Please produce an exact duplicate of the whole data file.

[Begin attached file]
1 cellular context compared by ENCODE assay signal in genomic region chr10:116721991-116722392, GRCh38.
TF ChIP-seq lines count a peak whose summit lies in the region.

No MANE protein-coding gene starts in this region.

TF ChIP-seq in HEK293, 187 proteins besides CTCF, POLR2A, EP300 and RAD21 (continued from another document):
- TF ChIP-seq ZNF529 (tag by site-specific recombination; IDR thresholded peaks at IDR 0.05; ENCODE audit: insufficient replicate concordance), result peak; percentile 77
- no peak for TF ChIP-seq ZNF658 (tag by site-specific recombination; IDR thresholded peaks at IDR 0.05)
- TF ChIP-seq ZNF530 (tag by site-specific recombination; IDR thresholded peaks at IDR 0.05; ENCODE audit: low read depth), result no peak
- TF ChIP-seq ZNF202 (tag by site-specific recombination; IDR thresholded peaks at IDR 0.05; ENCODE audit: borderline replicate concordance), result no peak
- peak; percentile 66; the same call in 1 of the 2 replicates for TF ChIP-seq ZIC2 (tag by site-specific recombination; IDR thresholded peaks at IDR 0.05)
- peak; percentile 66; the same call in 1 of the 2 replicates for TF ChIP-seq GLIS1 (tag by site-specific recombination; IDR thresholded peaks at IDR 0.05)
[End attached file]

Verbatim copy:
1 cellular context compared by ENCODE assay signal in genomic region chr10:116721991-116722392, GRCh38.
TF ChIP-seq lines count a peak whose summit lies in the region.

No MANE protein-coding gene starts in this region.

TF ChIP-seq in HEK293, 187 proteins besides CTCF, POLR2A, EP300 and RAD21 (continued from another document):
- TF ChIP-seq ZNF529 (tag by site-specific recombination; IDR thresholded peaks at IDR 0.05; ENCODE audit: insufficient replicate concordance), result peak; percentile 77
- no peak for TF ChIP-seq ZNF658 (tag by site-specific recombination; IDR thresholded peaks at IDR 0.05)
- TF ChIP-seq ZNF530 (tag by site-specific recombination; IDR thresholded peaks at IDR 0.05; ENCODE audit: low read depth), result no peak
- TF ChIP-seq ZNF202 (tag by site-specific recombination; IDR thresholded peaks at IDR 0.05; ENCODE audit: borderline replicate concordance), result no peak
- peak; percentile 66; the same call in 1 of the 2 replicates for TF ChIP-seq ZIC2 (tag by site-specific recombination; IDR thresholded peaks at IDR 0.05)
- peak; percentile 66; the same call in 1 of the 2 replicates for TF ChIP-seq GLIS1 (tag by site-specific recombination; IDR thresholded peaks at IDR 0.05)